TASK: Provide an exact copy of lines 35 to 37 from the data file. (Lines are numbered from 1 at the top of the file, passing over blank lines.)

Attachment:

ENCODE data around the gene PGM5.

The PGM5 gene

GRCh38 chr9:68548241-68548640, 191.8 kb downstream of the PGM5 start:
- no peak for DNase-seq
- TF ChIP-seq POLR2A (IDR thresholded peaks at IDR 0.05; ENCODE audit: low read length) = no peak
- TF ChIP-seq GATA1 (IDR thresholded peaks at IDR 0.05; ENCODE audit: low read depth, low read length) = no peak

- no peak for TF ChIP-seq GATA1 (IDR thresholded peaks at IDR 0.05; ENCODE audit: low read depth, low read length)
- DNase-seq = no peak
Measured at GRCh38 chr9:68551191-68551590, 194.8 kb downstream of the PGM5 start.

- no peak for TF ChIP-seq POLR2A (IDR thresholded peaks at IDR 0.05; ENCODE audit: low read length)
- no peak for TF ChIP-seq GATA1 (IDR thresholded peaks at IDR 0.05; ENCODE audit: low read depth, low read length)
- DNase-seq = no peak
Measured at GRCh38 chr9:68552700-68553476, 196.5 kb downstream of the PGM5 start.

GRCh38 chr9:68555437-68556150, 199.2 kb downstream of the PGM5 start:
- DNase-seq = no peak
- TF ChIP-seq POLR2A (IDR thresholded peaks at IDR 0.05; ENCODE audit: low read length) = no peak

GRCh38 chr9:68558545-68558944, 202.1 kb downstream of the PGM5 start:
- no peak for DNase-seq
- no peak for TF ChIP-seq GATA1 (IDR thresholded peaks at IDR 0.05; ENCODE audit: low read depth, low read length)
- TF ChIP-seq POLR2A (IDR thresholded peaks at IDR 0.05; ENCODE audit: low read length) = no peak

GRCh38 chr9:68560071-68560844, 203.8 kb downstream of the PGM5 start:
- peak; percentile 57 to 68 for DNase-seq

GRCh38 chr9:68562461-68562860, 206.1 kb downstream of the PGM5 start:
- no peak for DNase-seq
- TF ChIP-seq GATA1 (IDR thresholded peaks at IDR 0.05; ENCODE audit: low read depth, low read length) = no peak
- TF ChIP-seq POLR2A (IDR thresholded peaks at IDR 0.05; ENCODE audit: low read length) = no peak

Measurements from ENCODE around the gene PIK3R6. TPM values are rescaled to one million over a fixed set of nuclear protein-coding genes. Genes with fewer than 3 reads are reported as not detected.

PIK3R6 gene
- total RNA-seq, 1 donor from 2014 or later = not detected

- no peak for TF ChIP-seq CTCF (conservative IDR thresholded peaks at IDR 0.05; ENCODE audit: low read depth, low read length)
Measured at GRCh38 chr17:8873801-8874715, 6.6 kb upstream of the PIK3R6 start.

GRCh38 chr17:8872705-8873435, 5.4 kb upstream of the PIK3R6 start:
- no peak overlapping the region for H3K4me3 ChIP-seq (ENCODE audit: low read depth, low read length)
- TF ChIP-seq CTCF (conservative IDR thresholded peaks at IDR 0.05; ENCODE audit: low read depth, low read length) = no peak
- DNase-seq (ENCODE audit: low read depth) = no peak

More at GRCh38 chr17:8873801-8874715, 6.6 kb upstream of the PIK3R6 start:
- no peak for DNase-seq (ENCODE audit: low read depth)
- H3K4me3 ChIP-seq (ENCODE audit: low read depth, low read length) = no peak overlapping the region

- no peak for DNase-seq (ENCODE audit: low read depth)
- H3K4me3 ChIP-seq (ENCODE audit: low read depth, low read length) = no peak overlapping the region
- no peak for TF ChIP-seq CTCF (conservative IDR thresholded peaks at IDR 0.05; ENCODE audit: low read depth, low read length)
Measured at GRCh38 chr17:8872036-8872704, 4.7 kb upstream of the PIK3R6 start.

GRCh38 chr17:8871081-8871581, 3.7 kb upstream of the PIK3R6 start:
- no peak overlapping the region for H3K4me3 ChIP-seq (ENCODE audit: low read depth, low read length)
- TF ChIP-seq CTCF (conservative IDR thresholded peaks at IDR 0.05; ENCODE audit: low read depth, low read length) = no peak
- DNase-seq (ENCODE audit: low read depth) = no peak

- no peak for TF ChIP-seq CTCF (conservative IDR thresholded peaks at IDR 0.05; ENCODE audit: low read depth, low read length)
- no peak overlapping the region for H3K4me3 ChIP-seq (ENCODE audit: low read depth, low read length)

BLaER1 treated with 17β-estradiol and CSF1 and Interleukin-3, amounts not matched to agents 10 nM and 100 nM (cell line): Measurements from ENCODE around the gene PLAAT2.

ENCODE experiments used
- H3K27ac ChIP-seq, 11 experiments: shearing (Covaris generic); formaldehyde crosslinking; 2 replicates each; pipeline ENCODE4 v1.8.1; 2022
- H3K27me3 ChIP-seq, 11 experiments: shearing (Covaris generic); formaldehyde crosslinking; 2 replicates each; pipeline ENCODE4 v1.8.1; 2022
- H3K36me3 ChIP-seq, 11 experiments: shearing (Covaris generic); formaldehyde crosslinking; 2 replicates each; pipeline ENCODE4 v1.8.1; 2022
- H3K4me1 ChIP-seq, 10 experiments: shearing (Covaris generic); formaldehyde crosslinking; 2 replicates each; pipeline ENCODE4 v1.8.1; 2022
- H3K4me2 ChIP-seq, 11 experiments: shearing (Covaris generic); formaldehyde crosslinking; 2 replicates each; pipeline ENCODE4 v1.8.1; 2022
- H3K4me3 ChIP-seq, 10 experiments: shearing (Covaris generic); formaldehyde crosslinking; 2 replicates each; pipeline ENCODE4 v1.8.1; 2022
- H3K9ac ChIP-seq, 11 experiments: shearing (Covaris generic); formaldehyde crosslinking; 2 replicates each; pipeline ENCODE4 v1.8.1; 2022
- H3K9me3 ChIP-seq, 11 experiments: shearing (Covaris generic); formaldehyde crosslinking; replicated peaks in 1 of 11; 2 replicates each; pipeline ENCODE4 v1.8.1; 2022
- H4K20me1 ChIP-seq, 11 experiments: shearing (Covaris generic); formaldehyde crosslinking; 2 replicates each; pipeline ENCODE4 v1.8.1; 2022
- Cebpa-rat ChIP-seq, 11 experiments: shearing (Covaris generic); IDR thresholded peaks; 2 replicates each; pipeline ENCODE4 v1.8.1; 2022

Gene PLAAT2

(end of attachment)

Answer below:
- DNase-seq (ENCODE audit: low read depth) = no peak

More at GRCh38 chr17:8873801-8874715, 6.6 kb upstream of the PIK3R6 start:
- no peak for DNase-seq (ENCODE audit: low read depth)